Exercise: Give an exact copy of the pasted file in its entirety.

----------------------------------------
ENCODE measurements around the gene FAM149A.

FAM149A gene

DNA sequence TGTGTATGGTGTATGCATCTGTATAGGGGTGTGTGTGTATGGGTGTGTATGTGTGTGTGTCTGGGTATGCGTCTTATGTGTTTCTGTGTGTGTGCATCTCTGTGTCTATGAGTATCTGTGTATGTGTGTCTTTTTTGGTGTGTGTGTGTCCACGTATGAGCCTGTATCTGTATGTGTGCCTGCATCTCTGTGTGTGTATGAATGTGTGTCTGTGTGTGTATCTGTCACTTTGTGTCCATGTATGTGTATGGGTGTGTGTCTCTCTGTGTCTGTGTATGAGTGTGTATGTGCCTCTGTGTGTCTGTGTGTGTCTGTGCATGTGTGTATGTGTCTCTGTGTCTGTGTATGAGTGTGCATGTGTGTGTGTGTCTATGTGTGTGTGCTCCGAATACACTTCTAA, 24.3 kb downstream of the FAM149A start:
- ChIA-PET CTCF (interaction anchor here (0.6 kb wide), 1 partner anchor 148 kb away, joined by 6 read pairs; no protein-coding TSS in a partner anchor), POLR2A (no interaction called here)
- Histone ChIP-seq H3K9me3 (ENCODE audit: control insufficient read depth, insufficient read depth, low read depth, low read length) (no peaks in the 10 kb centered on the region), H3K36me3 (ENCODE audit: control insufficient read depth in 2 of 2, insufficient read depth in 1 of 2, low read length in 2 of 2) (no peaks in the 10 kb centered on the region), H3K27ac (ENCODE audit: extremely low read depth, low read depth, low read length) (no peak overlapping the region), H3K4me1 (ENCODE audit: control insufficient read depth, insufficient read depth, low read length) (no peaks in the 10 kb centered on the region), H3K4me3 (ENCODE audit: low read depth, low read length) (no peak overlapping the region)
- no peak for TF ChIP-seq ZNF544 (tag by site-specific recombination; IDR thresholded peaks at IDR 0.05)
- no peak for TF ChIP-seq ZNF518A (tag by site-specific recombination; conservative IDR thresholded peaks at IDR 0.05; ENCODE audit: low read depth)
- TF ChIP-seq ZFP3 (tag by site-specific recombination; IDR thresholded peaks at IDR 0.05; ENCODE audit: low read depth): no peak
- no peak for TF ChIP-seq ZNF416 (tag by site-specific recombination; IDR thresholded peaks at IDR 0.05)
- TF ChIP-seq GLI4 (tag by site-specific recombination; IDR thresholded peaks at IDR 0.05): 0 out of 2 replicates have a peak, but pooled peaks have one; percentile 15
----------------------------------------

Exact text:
ENCODE measurements around the gene FAM149A.

FAM149A gene

DNA sequence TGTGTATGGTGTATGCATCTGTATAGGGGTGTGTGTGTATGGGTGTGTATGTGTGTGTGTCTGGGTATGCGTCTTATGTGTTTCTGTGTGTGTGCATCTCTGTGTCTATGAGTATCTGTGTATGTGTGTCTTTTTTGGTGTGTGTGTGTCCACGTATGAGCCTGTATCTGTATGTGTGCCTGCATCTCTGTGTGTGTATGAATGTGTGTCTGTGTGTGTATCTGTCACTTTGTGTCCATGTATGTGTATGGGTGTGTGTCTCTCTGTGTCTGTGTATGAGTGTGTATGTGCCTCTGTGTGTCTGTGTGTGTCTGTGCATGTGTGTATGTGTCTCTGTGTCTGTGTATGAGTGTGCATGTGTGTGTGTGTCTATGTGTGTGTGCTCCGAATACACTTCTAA, 24.3 kb downstream of the FAM149A start:
- ChIA-PET CTCF (interaction anchor here (0.6 kb wide), 1 partner anchor 148 kb away, joined by 6 read pairs; no protein-coding TSS in a partner anchor), POLR2A (no interaction called here)
- Histone ChIP-seq H3K9me3 (ENCODE audit: control insufficient read depth, insufficient read depth, low read depth, low read length) (no peaks in the 10 kb centered on the region), H3K36me3 (ENCODE audit: control insufficient read depth in 2 of 2, insufficient read depth in 1 of 2, low read length in 2 of 2) (no peaks in the 10 kb centered on the region), H3K27ac (ENCODE audit: extremely low read depth, low read depth, low read length) (no peak overlapping the region), H3K4me1 (ENCODE audit: control insufficient read depth, insufficient read depth, low read length) (no peaks in the 10 kb centered on the region), H3K4me3 (ENCODE audit: low read depth, low read length) (no peak overlapping the region)
- no peak for TF ChIP-seq ZNF544 (tag by site-specific recombination; IDR thresholded peaks at IDR 0.05)
- no peak for TF ChIP-seq ZNF518A (tag by site-specific recombination; conservative IDR thresholded peaks at IDR 0.05; ENCODE audit: low read depth)
- TF ChIP-seq ZFP3 (tag by site-specific recombination; IDR thresholded peaks at IDR 0.05; ENCODE audit: low read depth): no peak
- no peak for TF ChIP-seq ZNF416 (tag by site-specific recombination; IDR thresholded peaks at IDR 0.05)
- TF ChIP-seq GLI4 (tag by site-specific recombination; IDR thresholded peaks at IDR 0.05): 0 out of 2 replicates have a peak, but pooled peaks have one; percentile 15